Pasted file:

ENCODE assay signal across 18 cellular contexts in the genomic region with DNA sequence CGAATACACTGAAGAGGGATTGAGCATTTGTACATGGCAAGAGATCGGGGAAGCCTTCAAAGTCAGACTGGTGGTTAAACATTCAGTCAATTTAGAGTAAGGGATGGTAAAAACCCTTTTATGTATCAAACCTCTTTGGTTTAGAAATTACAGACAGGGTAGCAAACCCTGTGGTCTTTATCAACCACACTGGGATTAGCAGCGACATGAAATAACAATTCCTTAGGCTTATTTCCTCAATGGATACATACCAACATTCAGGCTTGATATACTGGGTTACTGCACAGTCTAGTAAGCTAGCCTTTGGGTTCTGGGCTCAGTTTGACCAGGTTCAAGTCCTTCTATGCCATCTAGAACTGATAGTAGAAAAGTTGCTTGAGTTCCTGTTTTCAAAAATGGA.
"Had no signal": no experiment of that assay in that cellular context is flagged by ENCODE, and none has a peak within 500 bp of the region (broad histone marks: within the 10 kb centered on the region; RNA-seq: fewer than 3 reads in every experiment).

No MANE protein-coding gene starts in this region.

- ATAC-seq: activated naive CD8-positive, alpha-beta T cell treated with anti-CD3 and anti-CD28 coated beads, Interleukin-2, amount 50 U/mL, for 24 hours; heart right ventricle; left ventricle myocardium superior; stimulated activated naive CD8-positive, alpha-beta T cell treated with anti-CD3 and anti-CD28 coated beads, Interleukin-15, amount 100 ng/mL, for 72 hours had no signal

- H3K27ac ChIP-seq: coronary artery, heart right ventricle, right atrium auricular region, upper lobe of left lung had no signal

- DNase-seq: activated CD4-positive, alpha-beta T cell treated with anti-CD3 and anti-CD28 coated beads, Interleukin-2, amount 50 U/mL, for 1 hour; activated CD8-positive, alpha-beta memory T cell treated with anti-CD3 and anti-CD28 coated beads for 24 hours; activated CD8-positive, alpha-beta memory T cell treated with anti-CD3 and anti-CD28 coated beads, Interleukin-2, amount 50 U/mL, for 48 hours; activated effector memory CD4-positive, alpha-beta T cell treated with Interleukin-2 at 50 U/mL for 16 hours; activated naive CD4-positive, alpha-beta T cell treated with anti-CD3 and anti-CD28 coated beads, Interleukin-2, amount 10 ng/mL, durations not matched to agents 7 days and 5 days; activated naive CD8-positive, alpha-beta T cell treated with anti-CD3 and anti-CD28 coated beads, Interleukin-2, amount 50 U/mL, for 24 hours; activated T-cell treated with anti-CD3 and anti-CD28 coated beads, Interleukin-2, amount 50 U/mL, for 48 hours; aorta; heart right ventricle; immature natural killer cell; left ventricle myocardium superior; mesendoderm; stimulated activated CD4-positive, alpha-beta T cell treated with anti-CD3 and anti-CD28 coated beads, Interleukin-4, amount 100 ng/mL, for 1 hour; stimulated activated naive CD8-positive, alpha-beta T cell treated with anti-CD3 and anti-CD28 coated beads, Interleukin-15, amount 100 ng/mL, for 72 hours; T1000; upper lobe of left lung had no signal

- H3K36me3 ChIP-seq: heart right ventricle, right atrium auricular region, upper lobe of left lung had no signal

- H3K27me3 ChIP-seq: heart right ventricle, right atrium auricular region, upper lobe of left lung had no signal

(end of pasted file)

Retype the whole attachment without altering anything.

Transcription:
ENCODE assay signal across 18 cellular contexts in the genomic region with DNA sequence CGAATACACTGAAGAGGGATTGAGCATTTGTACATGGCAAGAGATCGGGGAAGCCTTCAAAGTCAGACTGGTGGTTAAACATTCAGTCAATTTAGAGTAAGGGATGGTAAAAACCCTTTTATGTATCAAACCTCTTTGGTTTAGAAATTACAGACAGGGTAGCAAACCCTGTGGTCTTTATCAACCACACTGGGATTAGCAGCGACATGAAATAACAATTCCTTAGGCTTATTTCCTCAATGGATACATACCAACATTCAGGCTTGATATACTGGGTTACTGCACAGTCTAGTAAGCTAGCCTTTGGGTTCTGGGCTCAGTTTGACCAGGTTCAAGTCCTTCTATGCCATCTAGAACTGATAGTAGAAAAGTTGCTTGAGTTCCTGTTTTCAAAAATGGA.
"Had no signal": no experiment of that assay in that cellular context is flagged by ENCODE, and none has a peak within 500 bp of the region (broad histone marks: within the 10 kb centered on the region; RNA-seq: fewer than 3 reads in every experiment).

No MANE protein-coding gene starts in this region.

- ATAC-seq: activated naive CD8-positive, alpha-beta T cell treated with anti-CD3 and anti-CD28 coated beads, Interleukin-2, amount 50 U/mL, for 24 hours; heart right ventricle; left ventricle myocardium superior; stimulated activated naive CD8-positive, alpha-beta T cell treated with anti-CD3 and anti-CD28 coated beads, Interleukin-15, amount 100 ng/mL, for 72 hours had no signal

- H3K27ac ChIP-seq: coronary artery, heart right ventricle, right atrium auricular region, upper lobe of left lung had no signal

- DNase-seq: activated CD4-positive, alpha-beta T cell treated with anti-CD3 and anti-CD28 coated beads, Interleukin-2, amount 50 U/mL, for 1 hour; activated CD8-positive, alpha-beta memory T cell treated with anti-CD3 and anti-CD28 coated beads for 24 hours; activated CD8-positive, alpha-beta memory T cell treated with anti-CD3 and anti-CD28 coated beads, Interleukin-2, amount 50 U/mL, for 48 hours; activated effector memory CD4-positive, alpha-beta T cell treated with Interleukin-2 at 50 U/mL for 16 hours; activated naive CD4-positive, alpha-beta T cell treated with anti-CD3 and anti-CD28 coated beads, Interleukin-2, amount 10 ng/mL, durations not matched to agents 7 days and 5 days; activated naive CD8-positive, alpha-beta T cell treated with anti-CD3 and anti-CD28 coated beads, Interleukin-2, amount 50 U/mL, for 24 hours; activated T-cell treated with anti-CD3 and anti-CD28 coated beads, Interleukin-2, amount 50 U/mL, for 48 hours; aorta; heart right ventricle; immature natural killer cell; left ventricle myocardium superior; mesendoderm; stimulated activated CD4-positive, alpha-beta T cell treated with anti-CD3 and anti-CD28 coated beads, Interleukin-4, amount 100 ng/mL, for 1 hour; stimulated activated naive CD8-positive, alpha-beta T cell treated with anti-CD3 and anti-CD28 coated beads, Interleukin-15, amount 100 ng/mL, for 72 hours; T1000; upper lobe of left lung had no signal

- H3K36me3 ChIP-seq: heart right ventricle, right atrium auricular region, upper lobe of left lung had no signal

- H3K27me3 ChIP-seq: heart right ventricle, right atrium auricular region, upper lobe of left lung had no signal